ST. LOUIS -- Wide receiver Isaac Bruce, whose four Pro Bowls firmly established him among the greatest players in Rams history, retired Wednesday with a message for a struggling franchise that has hit bottom: Be proud of who you are.
"I'd would say, 'Watch your mouth," Bruce said of advice he would offer the Rams. "Watch what you say about the team and the organization. And expect great things to happen."
The 37-year-old Bruce is retiring after 16 seasons in which he set virtually every franchise receiving record. He's second in the NFL in career receiving yards with 15,208, tied for second in yards per catch (14.9), fifth in catches (1,024) and ninth in receiving touchdowns (91). He also helped the Rams win the Super Bowl in 2000.
The Rams will honor Bruce by retiring his No. 80 on Oct. 31 during a game against Carolina.
"He was one of the guys, early in my career, that showed me what it meant to be an NFL player and how to work to become the best," former teammate Kurt Warner said in a statement.
How long had Bruce been in the league?
He was drafted by the Los Angeles Rams in 1994, the year before they moved to St. Louis. He came to a team that was among the worst in the NFL -- a situation the current Rams, including No. 1 overall draft pick Sam Bradford -- can relate to: St. Louis was 1-15 in 2009.
Bruce only played on losing teams until 1999, when the arrival of Warner at quarterback, Marshall Faulk at running back and rookie Torry Holt as his counterpart at wide receiver helped to create the "Greatest Show on Turf." The Rams went 13-3 and defeated the Tennessee Titans 23-16 in a dramatic Super Bowl, with Bruce scoring the go-ahead touchdown in the final 2 minutes.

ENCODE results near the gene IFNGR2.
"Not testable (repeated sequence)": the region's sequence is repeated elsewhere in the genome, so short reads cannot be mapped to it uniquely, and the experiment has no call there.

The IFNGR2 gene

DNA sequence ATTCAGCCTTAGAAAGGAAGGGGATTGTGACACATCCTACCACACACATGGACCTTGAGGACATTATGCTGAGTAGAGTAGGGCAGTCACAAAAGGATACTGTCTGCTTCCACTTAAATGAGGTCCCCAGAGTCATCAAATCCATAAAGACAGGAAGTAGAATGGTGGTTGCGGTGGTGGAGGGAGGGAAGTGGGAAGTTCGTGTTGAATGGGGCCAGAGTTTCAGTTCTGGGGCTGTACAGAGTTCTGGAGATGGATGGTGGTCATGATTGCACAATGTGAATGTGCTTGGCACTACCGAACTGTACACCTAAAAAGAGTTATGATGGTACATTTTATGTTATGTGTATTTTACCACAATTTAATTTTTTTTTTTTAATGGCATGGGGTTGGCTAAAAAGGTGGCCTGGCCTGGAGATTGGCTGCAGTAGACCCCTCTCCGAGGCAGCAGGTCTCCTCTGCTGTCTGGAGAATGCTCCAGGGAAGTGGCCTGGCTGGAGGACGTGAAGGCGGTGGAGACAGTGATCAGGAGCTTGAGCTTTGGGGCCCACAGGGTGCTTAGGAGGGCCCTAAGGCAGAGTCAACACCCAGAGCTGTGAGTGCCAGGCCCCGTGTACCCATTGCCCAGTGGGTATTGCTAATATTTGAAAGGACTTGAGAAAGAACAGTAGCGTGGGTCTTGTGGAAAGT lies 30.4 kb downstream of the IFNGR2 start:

He recalled that pivotal play as "slow motion," seeing Warner under pressure and having his arm hit as he let the ball go. Bruce adjusted to the underthrow and made the catch.
"I saw smoke in the air from the halftime show," he recalled. "I just kept my eyes on the football. It was like it was taking forever to get to me. When I caught the football, everything was in slow motion for me, but pretty much everyone around me was running fast."
Dick Vermeil coached St. Louis to a 9-23 record in two seasons before the 1999 turnaround.
"It was a great experience for both of us to work together, to grow together and go through the frustrations of losing to turn that program around, then share a world championship together," Vermeil told The Associated Press. "I think it was so deserving that he be the guy that makes the difference."
Former teammates and coaches recalled Bruce's professionalism and work ethic.
"To me he was a complete receiver," said Mike Martz, the offensive coordinator in 1999 and the Rams' head coach in 2000-05. "The other part of him, the humility that he played his entire career with, spoke so well about who he is as a man."
Bruce recalled another former Rams receiver, Jack Snow, taking him aside not long after Bruce was chosen in the second round out of Memphis in the 1994 draft. The Rams were terrible, but Snow told him he was willing to fight anyone who ran down his organization.
"We came to this organization that was at the bottom of the barrel," Bruce said. "At that moment I knew this was where I was supposed to be."
Bruce spent the past two seasons in San Francisco. The 49ers agreed to allow the Rams to acquire Bruce on Monday so he could retire with the organization where he played 14 seasons.
Bruce said he doesn't know exactly what he'll do next, but he believes his career is worthy of the Hall of Fame.
"I do believe in the next five years we'll be loading up trucks and we'll be heading to Canton," he said.